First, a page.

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The Playlist

Christoph Waltz Talks Working With Roman Polanski & Playing The "Smuggest Character Ever" In 'Carnage'

  • By Jeff Otto
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  • December 12, 2011 2:35 PM
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Although Christoph Waltz has been working as an actor since the early 1980’s, he was relatively unknown to American audiences before his Academy Award-winning performance as Hans Landa in Quentin Tarantino’s “Inglorious Basterds.” Waltz’s elevated status catapulted him into a string of Hollywood releases in 2011 that including “The Green Hornet,” “Water for Elephants” and “The Three Musketeers.” But it is Waltz’s smallest role, as Alan Cowan in Roman Polanski’s “Carnage,” for which the actor is drawing his greatest acclaim since ‘Basterds.’

Colin Firth Says That The Filmmakers Struggled To Cut 'Tinker Tailor Soldier Spy' Down From Three-And-A-Half Hours

  • By Oliver Lyttelton
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  • December 6, 2011 1:59 PM
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  • 0 Comments

David Cronenberg Says 'A Dangerous Method' Was Originally Intended For Julia Roberts

  • By Oliver Lyttelton
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  • November 22, 2011 3:17 PM
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  • 2 Comments

'The Descendants' Star Shailene Woodley Discusses Working With George Clooney & "Riding The Wave" Of Show Business

  • By Gabe Toro
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  • November 17, 2011 12:23 PM
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  • 0 Comments

Werner Herzog Talks Teaching Lock-Picking, Being A Living Legend And 'Into The Abyss'

  • By Todd Gilchrist
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  • November 14, 2011 11:03 AM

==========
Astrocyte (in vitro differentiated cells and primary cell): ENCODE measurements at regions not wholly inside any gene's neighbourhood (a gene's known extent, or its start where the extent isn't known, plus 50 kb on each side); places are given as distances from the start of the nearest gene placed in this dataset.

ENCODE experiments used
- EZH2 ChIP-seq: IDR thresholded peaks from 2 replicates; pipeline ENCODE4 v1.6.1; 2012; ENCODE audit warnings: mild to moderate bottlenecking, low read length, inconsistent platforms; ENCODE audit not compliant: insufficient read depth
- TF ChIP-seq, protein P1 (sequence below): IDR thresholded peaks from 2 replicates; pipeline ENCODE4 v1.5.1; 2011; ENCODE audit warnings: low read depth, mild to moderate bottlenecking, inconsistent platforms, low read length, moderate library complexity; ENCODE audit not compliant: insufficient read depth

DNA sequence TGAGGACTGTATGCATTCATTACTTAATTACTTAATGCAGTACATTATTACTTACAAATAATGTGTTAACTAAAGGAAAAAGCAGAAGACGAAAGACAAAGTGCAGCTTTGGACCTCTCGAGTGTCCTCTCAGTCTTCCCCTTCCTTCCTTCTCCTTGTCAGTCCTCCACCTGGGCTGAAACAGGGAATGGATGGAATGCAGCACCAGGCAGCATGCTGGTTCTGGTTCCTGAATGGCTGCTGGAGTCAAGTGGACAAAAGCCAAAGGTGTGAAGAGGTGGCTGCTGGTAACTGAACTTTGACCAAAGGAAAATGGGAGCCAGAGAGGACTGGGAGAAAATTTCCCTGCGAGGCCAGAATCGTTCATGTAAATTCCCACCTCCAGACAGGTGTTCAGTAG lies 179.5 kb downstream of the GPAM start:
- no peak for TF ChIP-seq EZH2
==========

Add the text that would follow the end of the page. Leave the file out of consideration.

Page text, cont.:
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There are few filmmakers who have become as legendary – literally – as Werner Herzog. He’s not just the creator of dozens of ambitious, wildly different, incredibly accomplished films; he’s a guy who got shot while conducting an interview on camera, and then just a few days later pulled Joaquin Phoenix out of a car after an accident. Herzog has become as mythic as not just the characters in his movies, but the movies themselves, where fact and fiction merge into an awe-inspiring whole. Ironically, his latest film “Into the Abyss” feels incredibly small, intimate, and painfully real; interviewing two young men from Texas who committed a brutal crime, Herzog examines capital punishment as an incidental component of humanizing two men we might otherwise call monsters.

LFF '11: Gerardo Naranjo On Innocence, The Genesis Of 'Miss Bala' And 'Intelligent Action Movies'

  • By Oliver Lyttelton
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  • October 28, 2011 5:48 AM
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  • 0 Comments
Plus, More From The Director And The Film's Star Stephanie SigmanAside from Steven Soderbergh's "Traffic" over a decade ago, there haven't been a lot of decent movies focusing on the drug trade just over the border. Sure, the cartels crop up from time to time, but mostly in villains in dumb action movies, but it feels like quite a while since we've had a really smart, incisive look at that terrifying world.

LFF '11: Felicity Jones Says Her Performance In 'Like Crazy' Was Influenced By 'Breaking The Waves'

  • By Oliver Lyttelton